The SD card association defines card speeds using two terms: Speed Class and UHS Speed Class.
Speed class is the original rating used and the number defines the card speed; 4 for 4MB/s, 6 for 6MB/s. etc.
UHS (Ultra High Speed) uses minimum write speeds to differentiate the cards; UHS-I Speed Class 1 has a minimum write speed of 10MB/s while UHS-I Speed Class 3 has a minimum write speed of 30MB/s.
What the logos mean
It’s easy to select a card that matches the interface and speed class required by the host device, such as a camera or camcorder.
When you need a faster card
Here are some signs you may need to upgrade your card:
Long buffering – when you press the shutter and the camera takes the shot but then it freezes until the data is fully written to the card.
Corrupted video – video cameras might produce corrupted video files if the card speed is too slow or the camera may downgrade the video to match the speed of the card. This could turn full 1080p HD video into a video with much lower resolution.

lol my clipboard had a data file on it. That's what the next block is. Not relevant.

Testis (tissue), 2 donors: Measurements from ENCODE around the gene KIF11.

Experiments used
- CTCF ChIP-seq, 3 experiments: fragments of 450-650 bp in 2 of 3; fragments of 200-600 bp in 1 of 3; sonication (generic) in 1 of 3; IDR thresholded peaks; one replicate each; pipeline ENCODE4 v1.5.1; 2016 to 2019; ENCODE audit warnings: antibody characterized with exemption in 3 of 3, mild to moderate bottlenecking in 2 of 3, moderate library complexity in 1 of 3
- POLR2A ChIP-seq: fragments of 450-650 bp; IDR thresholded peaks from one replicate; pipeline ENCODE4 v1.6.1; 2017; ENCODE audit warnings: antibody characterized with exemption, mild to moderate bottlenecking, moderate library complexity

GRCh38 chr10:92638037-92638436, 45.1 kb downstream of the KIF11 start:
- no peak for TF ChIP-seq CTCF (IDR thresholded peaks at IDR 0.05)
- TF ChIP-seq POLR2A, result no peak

Shortened clips – when a camera has a higher writing speed than the Flash card, the camera will pause and the video clip will abruptly end once the speed limit of the card is reached.
Burst shooting – many cameras have a burst mode feature where one press produces a repeated series of photographs; this allows users to capture fast-moving events or subjects like pets and children. If the card writing speed is too slow, burst mode setting will not work.
UHS-I Speed Classes
Still images, photos and low-resolution video
Full HD videos
Cinema-quality full HD (1080p), 3D video
4K, full 1080p HD video and burst-mode action photography